That sounds ideal but the OPs childminder is not doing that. The backup is not guaranteed and the OP is having to find cover for the maternity leave herself anyway. Plus it's all very well people saying oh I worked until the last minute, but believe me when I say a very large percentage of women intend to do that and end up changing their mind. Making plans bearing that in mind is not discrimination, it's just good sense.
As the OP is having to find cover anyway, and as many women who intend to work until the last minute change their minds later or are physically unable to, it is very sensible to get cover that starts a couple of weeks early.
I'm a CM>
I very recently ( 6 weeks ago) had a baby.
I worked until the day before I had him. I had back up from 3 different CM's who could step in at a moment's notice if needs be. I also made arrangements with the local nursery that they could have all the lo's temporarily if necessary.
it all worked out fab.
Mindees came back t me after the agreed 4 weeks, which included 2 weeks at Christmas that the parents were having off anyway. All the mindees love the new baby and "help".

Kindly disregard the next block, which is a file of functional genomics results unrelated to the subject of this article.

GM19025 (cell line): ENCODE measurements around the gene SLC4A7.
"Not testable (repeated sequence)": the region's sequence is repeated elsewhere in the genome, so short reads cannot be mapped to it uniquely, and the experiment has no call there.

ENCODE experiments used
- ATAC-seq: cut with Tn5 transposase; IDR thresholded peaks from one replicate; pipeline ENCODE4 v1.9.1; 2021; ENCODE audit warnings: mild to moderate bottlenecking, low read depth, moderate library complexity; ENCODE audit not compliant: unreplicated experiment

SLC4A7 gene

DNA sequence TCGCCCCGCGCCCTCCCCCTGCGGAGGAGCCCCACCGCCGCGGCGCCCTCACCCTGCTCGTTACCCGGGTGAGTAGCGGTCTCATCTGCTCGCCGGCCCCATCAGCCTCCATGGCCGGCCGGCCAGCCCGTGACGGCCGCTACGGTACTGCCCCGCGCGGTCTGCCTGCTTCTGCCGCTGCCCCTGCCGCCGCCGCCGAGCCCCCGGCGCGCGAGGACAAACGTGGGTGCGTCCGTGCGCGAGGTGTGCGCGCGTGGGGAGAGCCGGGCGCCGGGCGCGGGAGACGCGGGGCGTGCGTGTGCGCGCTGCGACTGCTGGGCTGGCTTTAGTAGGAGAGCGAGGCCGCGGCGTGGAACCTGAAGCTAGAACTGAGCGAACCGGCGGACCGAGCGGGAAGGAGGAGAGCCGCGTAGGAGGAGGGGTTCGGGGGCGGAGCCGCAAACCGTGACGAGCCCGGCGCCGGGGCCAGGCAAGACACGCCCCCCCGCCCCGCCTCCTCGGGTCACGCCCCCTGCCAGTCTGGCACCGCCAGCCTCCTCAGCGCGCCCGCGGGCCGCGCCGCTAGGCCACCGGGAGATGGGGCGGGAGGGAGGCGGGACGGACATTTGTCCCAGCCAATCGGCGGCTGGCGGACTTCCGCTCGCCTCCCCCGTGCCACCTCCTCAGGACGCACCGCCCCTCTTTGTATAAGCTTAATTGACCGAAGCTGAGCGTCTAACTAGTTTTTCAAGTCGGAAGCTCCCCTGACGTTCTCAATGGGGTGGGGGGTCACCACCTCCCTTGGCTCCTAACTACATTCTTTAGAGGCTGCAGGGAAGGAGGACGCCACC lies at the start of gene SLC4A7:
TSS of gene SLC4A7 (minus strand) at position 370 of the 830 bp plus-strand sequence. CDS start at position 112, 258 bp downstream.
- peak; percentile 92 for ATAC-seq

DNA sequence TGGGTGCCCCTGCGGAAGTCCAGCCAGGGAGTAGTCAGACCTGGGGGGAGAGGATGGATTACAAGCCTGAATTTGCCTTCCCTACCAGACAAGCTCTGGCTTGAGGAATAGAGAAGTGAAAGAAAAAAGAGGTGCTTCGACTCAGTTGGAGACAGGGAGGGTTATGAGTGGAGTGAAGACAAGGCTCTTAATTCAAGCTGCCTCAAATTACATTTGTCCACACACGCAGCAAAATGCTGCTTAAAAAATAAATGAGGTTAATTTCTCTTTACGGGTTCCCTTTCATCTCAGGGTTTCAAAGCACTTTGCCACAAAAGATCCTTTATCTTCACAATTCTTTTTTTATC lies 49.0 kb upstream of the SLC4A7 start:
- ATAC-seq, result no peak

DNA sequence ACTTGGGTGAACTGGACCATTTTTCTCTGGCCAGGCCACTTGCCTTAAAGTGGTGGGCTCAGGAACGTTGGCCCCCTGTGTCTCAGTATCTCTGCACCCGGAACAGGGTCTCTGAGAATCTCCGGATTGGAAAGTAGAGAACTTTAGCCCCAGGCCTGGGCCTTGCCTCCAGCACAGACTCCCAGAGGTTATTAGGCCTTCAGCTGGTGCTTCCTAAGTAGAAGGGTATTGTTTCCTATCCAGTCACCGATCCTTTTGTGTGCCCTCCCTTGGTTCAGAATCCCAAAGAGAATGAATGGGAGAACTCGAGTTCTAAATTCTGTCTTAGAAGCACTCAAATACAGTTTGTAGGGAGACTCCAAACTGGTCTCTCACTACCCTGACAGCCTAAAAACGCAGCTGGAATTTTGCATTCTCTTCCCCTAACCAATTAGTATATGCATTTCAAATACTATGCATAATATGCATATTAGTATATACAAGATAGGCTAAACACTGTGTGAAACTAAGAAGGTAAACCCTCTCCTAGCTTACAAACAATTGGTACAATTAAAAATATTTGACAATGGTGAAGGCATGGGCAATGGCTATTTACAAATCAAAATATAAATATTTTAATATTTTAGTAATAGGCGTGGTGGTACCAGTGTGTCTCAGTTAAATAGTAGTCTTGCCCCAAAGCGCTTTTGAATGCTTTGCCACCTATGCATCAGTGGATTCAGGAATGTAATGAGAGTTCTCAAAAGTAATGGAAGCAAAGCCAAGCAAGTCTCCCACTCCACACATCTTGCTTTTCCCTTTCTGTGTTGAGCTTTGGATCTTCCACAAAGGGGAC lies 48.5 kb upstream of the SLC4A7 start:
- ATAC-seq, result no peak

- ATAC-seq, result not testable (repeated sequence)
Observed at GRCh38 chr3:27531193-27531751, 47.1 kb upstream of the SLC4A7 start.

To the people who say op should find alternative care as it will be disruptive for her child, I think you're being a bit dramatic. If the child is settled, it's always best to go back to the same place and why on earth would the CM not cope?
CM's are a family atmosphere. if you were to have another baby as a parent, you don't then start ignoring your older children or giving them less affection.
OP, it sounds like the CM has it covered with her back up CM. Ask for back upCM's number so you can 'phone for a chat and a visit so you are happy with where dc will be for those 4 weeks.